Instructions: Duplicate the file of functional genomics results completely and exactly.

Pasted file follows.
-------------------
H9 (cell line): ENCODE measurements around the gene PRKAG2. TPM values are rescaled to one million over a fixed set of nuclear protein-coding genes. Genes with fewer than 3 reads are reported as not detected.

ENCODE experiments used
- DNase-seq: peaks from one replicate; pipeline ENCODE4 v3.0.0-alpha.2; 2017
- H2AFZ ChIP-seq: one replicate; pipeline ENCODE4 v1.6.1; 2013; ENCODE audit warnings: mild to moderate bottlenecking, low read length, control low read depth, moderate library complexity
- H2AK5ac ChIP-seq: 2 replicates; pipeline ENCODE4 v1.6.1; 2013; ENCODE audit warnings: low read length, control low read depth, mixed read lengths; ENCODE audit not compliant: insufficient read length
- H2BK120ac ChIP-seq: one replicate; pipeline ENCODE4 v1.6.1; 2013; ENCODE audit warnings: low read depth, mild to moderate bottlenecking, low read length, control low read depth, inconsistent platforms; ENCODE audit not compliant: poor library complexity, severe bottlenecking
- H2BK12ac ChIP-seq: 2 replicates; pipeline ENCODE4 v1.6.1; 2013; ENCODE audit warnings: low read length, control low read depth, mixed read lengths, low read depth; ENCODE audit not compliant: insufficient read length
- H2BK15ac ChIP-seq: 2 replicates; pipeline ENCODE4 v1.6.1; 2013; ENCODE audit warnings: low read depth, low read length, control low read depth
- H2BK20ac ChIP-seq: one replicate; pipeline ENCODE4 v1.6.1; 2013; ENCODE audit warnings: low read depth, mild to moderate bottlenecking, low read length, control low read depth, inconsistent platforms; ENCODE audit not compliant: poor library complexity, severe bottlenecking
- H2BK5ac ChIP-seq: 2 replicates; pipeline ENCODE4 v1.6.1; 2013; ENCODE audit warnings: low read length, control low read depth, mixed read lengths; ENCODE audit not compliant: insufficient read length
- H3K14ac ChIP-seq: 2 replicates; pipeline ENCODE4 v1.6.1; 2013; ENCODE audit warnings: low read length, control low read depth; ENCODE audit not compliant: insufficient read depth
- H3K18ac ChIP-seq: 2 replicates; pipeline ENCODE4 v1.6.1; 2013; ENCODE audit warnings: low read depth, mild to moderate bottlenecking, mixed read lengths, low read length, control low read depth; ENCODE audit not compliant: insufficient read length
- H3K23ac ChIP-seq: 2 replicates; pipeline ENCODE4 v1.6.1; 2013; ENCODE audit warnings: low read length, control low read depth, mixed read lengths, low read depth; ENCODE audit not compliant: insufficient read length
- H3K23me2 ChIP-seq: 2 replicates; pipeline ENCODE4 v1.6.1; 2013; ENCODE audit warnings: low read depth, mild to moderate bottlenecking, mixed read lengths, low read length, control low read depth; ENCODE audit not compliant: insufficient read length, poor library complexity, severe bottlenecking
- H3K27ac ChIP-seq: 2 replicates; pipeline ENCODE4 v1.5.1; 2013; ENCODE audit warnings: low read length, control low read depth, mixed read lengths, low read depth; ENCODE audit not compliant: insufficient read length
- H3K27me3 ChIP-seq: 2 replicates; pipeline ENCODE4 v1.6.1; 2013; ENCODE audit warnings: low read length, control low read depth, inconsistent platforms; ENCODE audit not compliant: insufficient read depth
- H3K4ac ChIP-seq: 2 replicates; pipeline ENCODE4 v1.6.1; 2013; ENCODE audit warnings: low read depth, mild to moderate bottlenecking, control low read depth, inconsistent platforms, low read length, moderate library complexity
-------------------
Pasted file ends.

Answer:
H9 (cell line): ENCODE measurements around the gene PRKAG2. TPM values are rescaled to one million over a fixed set of nuclear protein-coding genes. Genes with fewer than 3 reads are reported as not detected.

ENCODE experiments used
- DNase-seq: peaks from one replicate; pipeline ENCODE4 v3.0.0-alpha.2; 2017
- H2AFZ ChIP-seq: one replicate; pipeline ENCODE4 v1.6.1; 2013; ENCODE audit warnings: mild to moderate bottlenecking, low read length, control low read depth, moderate library complexity
- H2AK5ac ChIP-seq: 2 replicates; pipeline ENCODE4 v1.6.1; 2013; ENCODE audit warnings: low read length, control low read depth, mixed read lengths; ENCODE audit not compliant: insufficient read length
- H2BK120ac ChIP-seq: one replicate; pipeline ENCODE4 v1.6.1; 2013; ENCODE audit warnings: low read depth, mild to moderate bottlenecking, low read length, control low read depth, inconsistent platforms; ENCODE audit not compliant: poor library complexity, severe bottlenecking
- H2BK12ac ChIP-seq: 2 replicates; pipeline ENCODE4 v1.6.1; 2013; ENCODE audit warnings: low read length, control low read depth, mixed read lengths, low read depth; ENCODE audit not compliant: insufficient read length
- H2BK15ac ChIP-seq: 2 replicates; pipeline ENCODE4 v1.6.1; 2013; ENCODE audit warnings: low read depth, low read length, control low read depth
- H2BK20ac ChIP-seq: one replicate; pipeline ENCODE4 v1.6.1; 2013; ENCODE audit warnings: low read depth, mild to moderate bottlenecking, low read length, control low read depth, inconsistent platforms; ENCODE audit not compliant: poor library complexity, severe bottlenecking
- H2BK5ac ChIP-seq: 2 replicates; pipeline ENCODE4 v1.6.1; 2013; ENCODE audit warnings: low read length, control low read depth, mixed read lengths; ENCODE audit not compliant: insufficient read length
- H3K14ac ChIP-seq: 2 replicates; pipeline ENCODE4 v1.6.1; 2013; ENCODE audit warnings: low read length, control low read depth; ENCODE audit not compliant: insufficient read depth
- H3K18ac ChIP-seq: 2 replicates; pipeline ENCODE4 v1.6.1; 2013; ENCODE audit warnings: low read depth, mild to moderate bottlenecking, mixed read lengths, low read length, control low read depth; ENCODE audit not compliant: insufficient read length
- H3K23ac ChIP-seq: 2 replicates; pipeline ENCODE4 v1.6.1; 2013; ENCODE audit warnings: low read length, control low read depth, mixed read lengths, low read depth; ENCODE audit not compliant: insufficient read length
- H3K23me2 ChIP-seq: 2 replicates; pipeline ENCODE4 v1.6.1; 2013; ENCODE audit warnings: low read depth, mild to moderate bottlenecking, mixed read lengths, low read length, control low read depth; ENCODE audit not compliant: insufficient read length, poor library complexity, severe bottlenecking
- H3K27ac ChIP-seq: 2 replicates; pipeline ENCODE4 v1.5.1; 2013; ENCODE audit warnings: low read length, control low read depth, mixed read lengths, low read depth; ENCODE audit not compliant: insufficient read length
- H3K27me3 ChIP-seq: 2 replicates; pipeline ENCODE4 v1.6.1; 2013; ENCODE audit warnings: low read length, control low read depth, inconsistent platforms; ENCODE audit not compliant: insufficient read depth
- H3K4ac ChIP-seq: 2 replicates; pipeline ENCODE4 v1.6.1; 2013; ENCODE audit warnings: low read depth, mild to moderate bottlenecking, control low read depth, inconsistent platforms, low read length, moderate library complexity